December 6, 2002
Fadiman visit stirs emotions, understanding
By Ellen Chrismer
Mai Lee, left, the sister of Lia, talks to the audience as author Anne Fadiman looks on during the panel discussion for The Spirit Catches You and You Fall Down. The book centered on Lee’s family’s struggle to care for their epileptic daughter.
Anne Fadiman never spoke to Lia Lee, nor was it possible for the little girl to speak to her. By the time Fadiman – who wrote the book chosen by UC Davis for its first Campus Community Book Project – met the young Hmong-American, Lia was profoundly disabled by a seizure disorder.
Yet spending time with Lia and her immigrant family, the subjects of The Spirit Catches You and You Fall Down, greatly affected Fadiman’s life, the author told an audience at the Mondavi Center Monday.
During the late 1980s and early 1990s, Fadiman and her Hmong interpreter, May Ying Xiong Ly, spent many an evening sitting on the floor of the Lees’ Merced apartment talking to the family about Lia’s needs. Their explanation of her condition became the title of Fadiman’s book.
“Lia mainly taught me because she was so beloved by her family,” Fadiman said. “I learned to love her myself – she became a complete person to me.”
Fadiman was joined onstage during a finale event for the book project by Ly, Lia’s sister, Mai Lee; and Lia’s former doctors.
Knowing Lia and her family’s struggles had a tremendous impact on them, too. As a panel they discussed the changes in family life, medical practice and cultural awareness that have occurred in their lives, thanks to Lia.
“What an extraordinary journey we’ve all been on,” said Dr. Neil Ernst, who with his wife, Dr. Peggy Philp, was one of Lia’s physicians at the Merced Community Medical Center.
Ernst, who with Philp now practices in Oregon, said he once referred to Lia as “dead” after she suffered the seizure that left her in a vegetative state. He doesn’t do that anymore.
“The Lees taught me about life and death,” Ernst said.
Mai Lee, now a student at UC Davis, recalled that it was difficult to be a teen-ager in her bi-cultural home. “I’ve never had the respect for my parents until the book was published,” she said, breaking into tears. “I saw what my parents went through.”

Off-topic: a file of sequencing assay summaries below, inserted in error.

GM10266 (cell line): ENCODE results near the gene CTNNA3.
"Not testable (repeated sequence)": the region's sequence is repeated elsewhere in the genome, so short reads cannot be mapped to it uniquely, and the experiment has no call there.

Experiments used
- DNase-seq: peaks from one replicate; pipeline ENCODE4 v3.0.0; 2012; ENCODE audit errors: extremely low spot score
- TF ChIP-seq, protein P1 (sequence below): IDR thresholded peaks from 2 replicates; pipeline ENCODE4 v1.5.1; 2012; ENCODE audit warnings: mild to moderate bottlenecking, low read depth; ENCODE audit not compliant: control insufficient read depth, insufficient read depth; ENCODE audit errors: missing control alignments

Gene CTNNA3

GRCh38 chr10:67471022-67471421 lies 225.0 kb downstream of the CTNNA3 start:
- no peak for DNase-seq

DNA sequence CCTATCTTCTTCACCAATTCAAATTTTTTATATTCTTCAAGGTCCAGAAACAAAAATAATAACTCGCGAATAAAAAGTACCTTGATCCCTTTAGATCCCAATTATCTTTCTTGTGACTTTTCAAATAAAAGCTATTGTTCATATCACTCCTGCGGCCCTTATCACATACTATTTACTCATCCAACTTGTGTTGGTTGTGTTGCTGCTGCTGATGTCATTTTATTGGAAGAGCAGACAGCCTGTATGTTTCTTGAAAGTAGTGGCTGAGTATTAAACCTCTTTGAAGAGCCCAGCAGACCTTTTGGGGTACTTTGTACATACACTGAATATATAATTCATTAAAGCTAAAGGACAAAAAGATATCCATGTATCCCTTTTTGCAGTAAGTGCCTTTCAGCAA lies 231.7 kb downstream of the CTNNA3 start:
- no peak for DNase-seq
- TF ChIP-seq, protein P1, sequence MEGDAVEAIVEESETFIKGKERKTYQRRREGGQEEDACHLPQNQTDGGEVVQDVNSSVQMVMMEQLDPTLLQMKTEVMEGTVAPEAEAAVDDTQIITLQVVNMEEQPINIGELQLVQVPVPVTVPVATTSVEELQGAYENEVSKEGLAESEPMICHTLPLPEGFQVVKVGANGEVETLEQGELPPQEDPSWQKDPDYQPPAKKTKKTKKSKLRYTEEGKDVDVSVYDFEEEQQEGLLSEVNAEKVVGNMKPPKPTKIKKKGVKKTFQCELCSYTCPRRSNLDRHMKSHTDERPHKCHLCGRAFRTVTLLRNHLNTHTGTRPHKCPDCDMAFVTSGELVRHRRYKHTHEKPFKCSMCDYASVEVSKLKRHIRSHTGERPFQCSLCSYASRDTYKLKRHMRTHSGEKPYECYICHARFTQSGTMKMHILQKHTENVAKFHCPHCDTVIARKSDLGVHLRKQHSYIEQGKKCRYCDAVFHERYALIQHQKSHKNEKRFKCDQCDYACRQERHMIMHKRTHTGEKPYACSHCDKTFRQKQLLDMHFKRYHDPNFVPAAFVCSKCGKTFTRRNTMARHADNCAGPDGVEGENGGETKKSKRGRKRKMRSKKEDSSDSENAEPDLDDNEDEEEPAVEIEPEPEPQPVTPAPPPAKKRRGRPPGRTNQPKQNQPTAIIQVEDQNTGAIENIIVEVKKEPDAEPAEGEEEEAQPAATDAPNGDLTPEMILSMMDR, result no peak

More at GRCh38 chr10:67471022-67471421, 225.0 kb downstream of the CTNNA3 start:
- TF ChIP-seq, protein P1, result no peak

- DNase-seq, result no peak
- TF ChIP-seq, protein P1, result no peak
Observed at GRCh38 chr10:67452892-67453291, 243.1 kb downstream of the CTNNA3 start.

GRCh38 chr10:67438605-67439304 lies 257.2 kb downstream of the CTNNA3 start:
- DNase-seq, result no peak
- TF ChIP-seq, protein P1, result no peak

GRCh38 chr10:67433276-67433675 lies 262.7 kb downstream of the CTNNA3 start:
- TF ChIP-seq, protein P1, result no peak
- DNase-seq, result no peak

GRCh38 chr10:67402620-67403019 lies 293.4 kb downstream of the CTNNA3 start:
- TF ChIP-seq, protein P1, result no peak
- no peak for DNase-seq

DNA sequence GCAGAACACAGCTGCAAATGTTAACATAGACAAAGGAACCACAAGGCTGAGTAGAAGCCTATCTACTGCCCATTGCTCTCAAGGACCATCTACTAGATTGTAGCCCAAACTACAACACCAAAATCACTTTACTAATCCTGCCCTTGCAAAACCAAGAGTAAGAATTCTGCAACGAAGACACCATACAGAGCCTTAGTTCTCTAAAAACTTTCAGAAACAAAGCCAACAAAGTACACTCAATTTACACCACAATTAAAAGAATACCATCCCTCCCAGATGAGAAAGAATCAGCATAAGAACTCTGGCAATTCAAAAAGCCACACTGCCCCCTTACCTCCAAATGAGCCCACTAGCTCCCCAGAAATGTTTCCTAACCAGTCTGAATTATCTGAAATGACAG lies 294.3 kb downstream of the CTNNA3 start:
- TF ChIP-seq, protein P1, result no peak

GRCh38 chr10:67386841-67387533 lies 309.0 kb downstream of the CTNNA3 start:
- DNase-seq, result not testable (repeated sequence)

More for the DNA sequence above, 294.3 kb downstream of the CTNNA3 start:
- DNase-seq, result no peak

And Ly, who now heads the Hmong Women’s Heritage Association in Sacramento, described how becoming Fadiman’s interpreter enabled the “assimilated” college student to learn more about the history of her ethnic community.
As Fadiman asked Ly questions, “all those puzzles in my head about my own culture … sort of came together,” Ly said.
The panelists agreed that toughest part of Lia’s story and The Spirit Catches You comes when the little girl is placed in a foster home temporarily because her doctors learned that Lia’s parents weren’t giving her her anti-seizure medicine.
“This is the hard one; this is the tooth ache; this is not fun,” Ernst said. He said he’s not sure he had another choice, however.
“I agree that what (the county) did was a good thing, if the seizures would have been controlled,” Mai Lee said. “But since the outcome was different, I fall in between.”
Over the years, she and her husband and the medical profession have generally increased their “cultural competency,” Philp said. But much more still needs to be done. In one of her last cases at the Merced hospital, now owned by a private corporation, a Mien-speaking patient was denied an interpreter.
“I felt like we were spiraling back to where we had begun,” Philp said.
Since September, UC Davis faculty and staff members and students have met for group discussions on The Spirit Catches You. A number of faculty members also incorporated the book’s themes into their courses.